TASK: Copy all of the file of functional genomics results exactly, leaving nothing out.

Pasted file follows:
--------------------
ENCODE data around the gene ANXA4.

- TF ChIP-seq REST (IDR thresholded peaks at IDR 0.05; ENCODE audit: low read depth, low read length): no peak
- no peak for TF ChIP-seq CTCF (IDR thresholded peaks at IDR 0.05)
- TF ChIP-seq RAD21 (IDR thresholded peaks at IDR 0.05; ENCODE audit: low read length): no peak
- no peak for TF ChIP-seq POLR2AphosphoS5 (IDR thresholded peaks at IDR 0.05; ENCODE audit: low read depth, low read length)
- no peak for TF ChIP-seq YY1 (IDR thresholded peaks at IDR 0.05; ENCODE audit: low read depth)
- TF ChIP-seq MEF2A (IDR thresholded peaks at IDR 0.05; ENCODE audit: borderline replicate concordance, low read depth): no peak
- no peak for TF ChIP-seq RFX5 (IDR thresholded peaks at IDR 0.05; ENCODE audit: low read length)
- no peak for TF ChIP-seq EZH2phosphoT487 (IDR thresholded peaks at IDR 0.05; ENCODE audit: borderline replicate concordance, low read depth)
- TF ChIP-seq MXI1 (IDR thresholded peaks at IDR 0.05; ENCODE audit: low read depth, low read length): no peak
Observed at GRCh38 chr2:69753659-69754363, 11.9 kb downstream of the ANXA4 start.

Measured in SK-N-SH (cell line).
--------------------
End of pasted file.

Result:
ENCODE data around the gene ANXA4.

- TF ChIP-seq REST (IDR thresholded peaks at IDR 0.05; ENCODE audit: low read depth, low read length): no peak
- no peak for TF ChIP-seq CTCF (IDR thresholded peaks at IDR 0.05)
- TF ChIP-seq RAD21 (IDR thresholded peaks at IDR 0.05; ENCODE audit: low read length): no peak
- no peak for TF ChIP-seq POLR2AphosphoS5 (IDR thresholded peaks at IDR 0.05; ENCODE audit: low read depth, low read length)
- no peak for TF ChIP-seq YY1 (IDR thresholded peaks at IDR 0.05; ENCODE audit: low read depth)
- TF ChIP-seq MEF2A (IDR thresholded peaks at IDR 0.05; ENCODE audit: borderline replicate concordance, low read depth): no peak
- no peak for TF ChIP-seq RFX5 (IDR thresholded peaks at IDR 0.05; ENCODE audit: low read length)
- no peak for TF ChIP-seq EZH2phosphoT487 (IDR thresholded peaks at IDR 0.05; ENCODE audit: borderline replicate concordance, low read depth)
- TF ChIP-seq MXI1 (IDR thresholded peaks at IDR 0.05; ENCODE audit: low read depth, low read length): no peak
Observed at GRCh38 chr2:69753659-69754363, 11.9 kb downstream of the ANXA4 start.

Measured in SK-N-SH (cell line).